MARINETTE — The Marinette Water & Wastewater Utilities Commissions signed a reimbursement agreement Wednesday with Tyco Fire Protection Products/Johnson Controls to assist in paying for disposal of approximately 2.3 million gallons of stored biosolids, more commonly known as sludge, that was contaminated with per- and polyfluoroalkyl substances (PFAS).

The emerging contaminant family of compounds known as PFAS is a group of substances that can be found in common household products such as stain- and water-repellent fabrics, nonstick products, polishes, waxes, paints, cleaning products and firefighting foams, but can have detrimental health affects for those who consume it. PFAS in the Marinette County area originates from Tyco, which began using the compounds in the 1970s for firefighting foams and sprays. The chemicals used seeped into the groundwater, which the company publicly announced in November 2017, and some of the contamination is attributed to Tyco’s flushing of PFAS-containing chemicals into the City of Marinette wastewater system, where it collected in biosolids that were spread on local agricultural fields. Tyco’s disposal of PFAS down the drain and the city’s spreading of biosolids on local fields have been halted, and the two entities are working together to dispose of the contaminated sludge according to Wisconsin Department of Natural Resources (DNR) safety regulations. 

While the DNR gave the City of Marinette the option of either incinerating or landfilling the affected biosolids, Water & Sewer Operations Manager Warren Howard said Wednesday the city decided to use its existing contractor, Full Service Organics Management LLC, to haul the contaminated sludge after a de-watering and thickening treatment process. The reimbursement agreement with Tyco states that the company will pick up the extra cost for the extra work, while the city will pay its usual rate to the contractor. 

“We worked out an agreement to cover those costs,” he said. “The only costs we’ll be incurring are the normal costs that we pay every year to dispose of it, which will be our normal (3.57) cents per gallon that we pay. Everything else will be covered, Tyco will cover the rest of those costs.”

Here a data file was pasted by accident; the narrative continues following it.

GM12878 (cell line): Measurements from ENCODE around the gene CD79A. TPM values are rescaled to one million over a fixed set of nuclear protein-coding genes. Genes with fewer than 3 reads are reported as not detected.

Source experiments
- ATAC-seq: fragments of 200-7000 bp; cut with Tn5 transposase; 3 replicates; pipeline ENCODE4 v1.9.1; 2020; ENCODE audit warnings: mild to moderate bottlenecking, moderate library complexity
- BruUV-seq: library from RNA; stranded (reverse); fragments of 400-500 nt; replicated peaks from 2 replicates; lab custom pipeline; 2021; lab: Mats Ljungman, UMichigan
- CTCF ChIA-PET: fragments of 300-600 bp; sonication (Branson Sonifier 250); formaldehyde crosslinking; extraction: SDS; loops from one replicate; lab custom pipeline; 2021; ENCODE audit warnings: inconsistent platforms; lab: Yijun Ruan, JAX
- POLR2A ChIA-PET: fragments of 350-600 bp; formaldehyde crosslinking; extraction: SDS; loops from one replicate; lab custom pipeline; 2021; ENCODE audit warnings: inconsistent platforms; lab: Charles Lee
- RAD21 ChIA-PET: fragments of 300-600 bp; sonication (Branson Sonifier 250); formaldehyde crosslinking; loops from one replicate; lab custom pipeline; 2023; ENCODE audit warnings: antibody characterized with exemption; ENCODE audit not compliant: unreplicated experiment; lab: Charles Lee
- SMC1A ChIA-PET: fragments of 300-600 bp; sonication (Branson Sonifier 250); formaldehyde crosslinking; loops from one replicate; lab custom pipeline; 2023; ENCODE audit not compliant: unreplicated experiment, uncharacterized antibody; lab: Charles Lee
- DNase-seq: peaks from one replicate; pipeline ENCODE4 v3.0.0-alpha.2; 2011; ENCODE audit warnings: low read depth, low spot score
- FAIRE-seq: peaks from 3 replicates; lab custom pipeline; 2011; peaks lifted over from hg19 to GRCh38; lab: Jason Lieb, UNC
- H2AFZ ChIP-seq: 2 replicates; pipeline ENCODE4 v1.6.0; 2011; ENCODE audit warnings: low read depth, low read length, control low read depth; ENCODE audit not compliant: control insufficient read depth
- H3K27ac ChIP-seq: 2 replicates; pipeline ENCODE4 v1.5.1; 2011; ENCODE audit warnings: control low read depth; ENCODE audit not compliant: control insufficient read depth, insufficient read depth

Commissioner Barb Kopish and Chuck Boyle, a member of local citizens’ action group Concerned Friends and Neighbors for Safe Drinking Water (S.O.H2O), both pointed out that the contract is designed as “a one-time thing.” 

“I have a feeling that it was written that way deliberately, not to cover future expenses, figuring that we don’t know where those are going to go at this point,” Kopish said. 

“My understanding of this is, to take care of the issue at hand, they don’t want an open-ended contract,” said Mayor Steve Genisot. “The contract is to specifically take care of our biosolids that we are currently holding.” 

Howard said that the process to treat and remove the biosolids will begin “as soon as possible,” probably during the first weeks of August, and last approximately one to two months. He explained that, following the de-watering and thickening process, the contaminated biosolids will be loaded into specially-lined containers which will be transported to Chicago, then shipped by train to a landfill site in Oregon. Once the biosolids leave the wastewater treatment plant in Marinette, Waste Management will assume full ownership and liability for the substances. 

At 3.57 cents per gallon, 2.3 million gallons comes out to just over $82,000 for the city cost. The estimated full cost for the entire de-watering and thickening and transportation process comes to nearly $2.2 million. The commissions unanimously approved the reimbursement agreement, as well as contract addenda to the city’s contract with Full Service Organics Management. 

Howard explained, following the meeting, that the decision to move the contaminated biosolids to a landfill in Oregon was made after comparing it to two other options — incineration in either a Canadian facility or a facility in Arkansas. 

“The access is easier, we thought it would be timely, and it held the city liable for nothing once it got to Oregon,” he said. “We thought this was the best way to go, and the best option.”